I talked with my friend Star Rodriguez, IBCLC of Lactastic Services and WIC peer counselor for the following lists.

When do you need to consider latch issues and improving your nursling’s latch?

  •  When breastfeeding is painful beyond the initial latching.
  • When there is tissue damage to your nipples.
  • When there are weight gain issues for the baby.

What latch pointers can moms try?

  • Mom is in a comfortable position and has brought the baby to her level to her instead of leaning down to the baby.
  • Baby has wide open mouth.
  • Baby’s body is facing yours and baby’s arms are not pushing away at you.
  • It is best to let the breast fall naturally if possible.
  • If large breasted or when milk first comes in, it may be helpful to hold your breast with your hand.
  • Aim baby’s nose toward the nipple; if necessary to encourage a wider mouth, tickle the very top of the baby’s upper lip with your nipple.
  • Latch should be asymmetrical. Chin will touch the breast, nose will be unobstructed. You do not need to push your breast away from your baby’s nose in a good latch.
  • You will hear or see baby swallowing – short sucks/swallows at first, longer ones as milk starts to let down.
  • If using a nipple shield, ensure that the nipple and surrounding tissue is being pulled into the shield.

What can a mom do to try to improve a painful or ineffective latch?

  • If baby isn’t opening mouth wide enough, attempt to show baby by opening your own mouth wide.  Many babies will subconsciously mimic this.
  • Make a “breastwich” with your hand in the shape of a C behind the areola to help baby get a bigger mouthful.
  • Get baby as naked as possible for skin-to-skin or lightly dressed.
  • Hold baby securely, a snug, close hold will help.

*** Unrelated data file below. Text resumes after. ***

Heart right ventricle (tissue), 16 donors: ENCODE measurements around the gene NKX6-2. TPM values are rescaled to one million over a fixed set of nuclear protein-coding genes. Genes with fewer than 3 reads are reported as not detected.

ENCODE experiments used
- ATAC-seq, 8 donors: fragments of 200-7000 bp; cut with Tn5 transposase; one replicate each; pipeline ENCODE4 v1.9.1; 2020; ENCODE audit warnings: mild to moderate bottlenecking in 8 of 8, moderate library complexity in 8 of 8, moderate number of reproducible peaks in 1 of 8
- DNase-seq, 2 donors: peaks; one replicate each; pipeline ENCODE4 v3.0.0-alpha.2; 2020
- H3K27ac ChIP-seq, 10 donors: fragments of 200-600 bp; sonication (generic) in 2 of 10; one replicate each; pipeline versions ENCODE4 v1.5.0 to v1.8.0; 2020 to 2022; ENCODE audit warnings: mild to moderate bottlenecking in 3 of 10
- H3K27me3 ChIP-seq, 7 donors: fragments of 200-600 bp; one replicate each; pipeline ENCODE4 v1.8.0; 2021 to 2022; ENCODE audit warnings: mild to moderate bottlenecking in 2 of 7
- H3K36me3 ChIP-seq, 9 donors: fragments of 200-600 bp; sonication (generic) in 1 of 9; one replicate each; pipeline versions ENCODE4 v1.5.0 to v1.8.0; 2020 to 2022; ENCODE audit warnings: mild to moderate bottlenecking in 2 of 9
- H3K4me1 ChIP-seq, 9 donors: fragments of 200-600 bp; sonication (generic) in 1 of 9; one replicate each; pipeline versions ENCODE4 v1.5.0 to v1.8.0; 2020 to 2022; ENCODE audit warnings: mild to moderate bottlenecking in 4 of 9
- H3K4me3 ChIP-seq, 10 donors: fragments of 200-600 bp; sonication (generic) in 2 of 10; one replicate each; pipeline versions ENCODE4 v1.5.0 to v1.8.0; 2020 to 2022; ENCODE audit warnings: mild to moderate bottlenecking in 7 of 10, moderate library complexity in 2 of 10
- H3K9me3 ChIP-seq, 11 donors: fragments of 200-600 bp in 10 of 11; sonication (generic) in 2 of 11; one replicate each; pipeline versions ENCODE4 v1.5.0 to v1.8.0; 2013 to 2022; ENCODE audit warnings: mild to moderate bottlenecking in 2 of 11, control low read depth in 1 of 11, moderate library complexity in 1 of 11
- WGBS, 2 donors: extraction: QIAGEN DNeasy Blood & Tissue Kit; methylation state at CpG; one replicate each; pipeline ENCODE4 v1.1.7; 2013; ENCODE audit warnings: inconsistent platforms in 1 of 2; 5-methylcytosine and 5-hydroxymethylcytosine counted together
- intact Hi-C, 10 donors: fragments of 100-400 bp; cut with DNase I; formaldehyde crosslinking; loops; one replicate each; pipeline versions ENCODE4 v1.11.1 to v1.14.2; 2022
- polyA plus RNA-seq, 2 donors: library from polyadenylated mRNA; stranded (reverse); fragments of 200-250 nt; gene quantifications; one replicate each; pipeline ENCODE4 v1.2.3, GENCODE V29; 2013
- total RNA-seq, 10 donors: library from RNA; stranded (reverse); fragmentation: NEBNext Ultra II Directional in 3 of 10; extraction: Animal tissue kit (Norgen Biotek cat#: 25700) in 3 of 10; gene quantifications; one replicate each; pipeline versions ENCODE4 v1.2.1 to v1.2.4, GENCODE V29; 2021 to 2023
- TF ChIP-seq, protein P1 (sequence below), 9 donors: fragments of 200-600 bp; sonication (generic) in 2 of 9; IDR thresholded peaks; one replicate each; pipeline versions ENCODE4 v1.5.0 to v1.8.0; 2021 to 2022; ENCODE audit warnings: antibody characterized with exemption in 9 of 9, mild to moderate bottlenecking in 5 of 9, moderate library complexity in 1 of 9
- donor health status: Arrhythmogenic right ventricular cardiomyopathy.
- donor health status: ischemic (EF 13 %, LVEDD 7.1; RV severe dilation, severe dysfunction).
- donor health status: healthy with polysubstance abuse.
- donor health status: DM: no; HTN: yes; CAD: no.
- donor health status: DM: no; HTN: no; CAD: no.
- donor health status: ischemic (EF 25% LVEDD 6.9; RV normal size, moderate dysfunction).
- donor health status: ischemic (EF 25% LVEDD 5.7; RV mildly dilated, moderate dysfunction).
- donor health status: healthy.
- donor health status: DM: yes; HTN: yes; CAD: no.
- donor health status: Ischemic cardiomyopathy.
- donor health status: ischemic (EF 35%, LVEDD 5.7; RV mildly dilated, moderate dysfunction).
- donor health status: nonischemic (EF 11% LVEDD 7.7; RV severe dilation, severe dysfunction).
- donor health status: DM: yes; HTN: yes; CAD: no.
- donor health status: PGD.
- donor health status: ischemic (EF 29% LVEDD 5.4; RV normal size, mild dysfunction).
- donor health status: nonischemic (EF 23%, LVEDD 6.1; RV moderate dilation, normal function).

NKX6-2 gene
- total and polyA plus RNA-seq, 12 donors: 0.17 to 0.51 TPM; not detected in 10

• Pull baby in quickly when mouth is open wide.
  • It is common to experience some discomfort at latch in the first few weeks of breastfeeding.  It should go away as the feeding continues.  If it does not end after around 30 seconds, you may need to remove the baby from the breast and reposition the baby.  Break the suction by placing your little finger into the corner of the baby’s mouth and trying to latch again.  Some lactation consultants can show you ways to fix a latch without taking the baby off the breast, but those are easier to learn from being shown rather than told.  You may need to put the baby in a different nursing hold or position.

When should a lactation consultant be called?

  • Repositioning doesn’t work
  • If there is sudden soreness after there has been painless nursing
  • If you feel stabbing or burning pain in breasts or at latch
  • If you have cracked or bleeding nipples
  • If your latch is not painful but your baby is not having a good amount of wet and dirty diapers

Check out these other resources on latch:

11 Common Pitfalls When Latching a Newborn

 

Latching and positioning resources

Latching: Thoughts on Pressing Baby’s chin down

 The Mother-Baby Dance

 

Coming soon a photo gallery of latched on babies and their mother’s commentaries on their latch experience illustrating the wide range of normal and potentially problematic latches.